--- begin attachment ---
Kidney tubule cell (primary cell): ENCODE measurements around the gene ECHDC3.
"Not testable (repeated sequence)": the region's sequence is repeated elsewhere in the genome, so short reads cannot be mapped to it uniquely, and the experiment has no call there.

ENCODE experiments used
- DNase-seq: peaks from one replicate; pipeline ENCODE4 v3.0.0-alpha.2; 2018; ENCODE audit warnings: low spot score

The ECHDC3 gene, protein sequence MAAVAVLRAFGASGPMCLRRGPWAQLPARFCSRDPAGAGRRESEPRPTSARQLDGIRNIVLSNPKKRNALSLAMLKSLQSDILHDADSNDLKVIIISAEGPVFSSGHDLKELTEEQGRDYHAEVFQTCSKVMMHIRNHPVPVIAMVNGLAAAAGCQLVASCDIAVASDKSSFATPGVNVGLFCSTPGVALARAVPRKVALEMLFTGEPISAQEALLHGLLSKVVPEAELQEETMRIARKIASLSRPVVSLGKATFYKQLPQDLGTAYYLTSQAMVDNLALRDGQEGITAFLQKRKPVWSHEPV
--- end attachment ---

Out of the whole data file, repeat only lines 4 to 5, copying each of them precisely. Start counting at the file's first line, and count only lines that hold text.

- DNase-seq: peaks from one replicate; pipeline ENCODE4 v3.0.0-alpha.2; 2018; ENCODE audit warnings: low spot score

The ECHDC3 gene, protein sequence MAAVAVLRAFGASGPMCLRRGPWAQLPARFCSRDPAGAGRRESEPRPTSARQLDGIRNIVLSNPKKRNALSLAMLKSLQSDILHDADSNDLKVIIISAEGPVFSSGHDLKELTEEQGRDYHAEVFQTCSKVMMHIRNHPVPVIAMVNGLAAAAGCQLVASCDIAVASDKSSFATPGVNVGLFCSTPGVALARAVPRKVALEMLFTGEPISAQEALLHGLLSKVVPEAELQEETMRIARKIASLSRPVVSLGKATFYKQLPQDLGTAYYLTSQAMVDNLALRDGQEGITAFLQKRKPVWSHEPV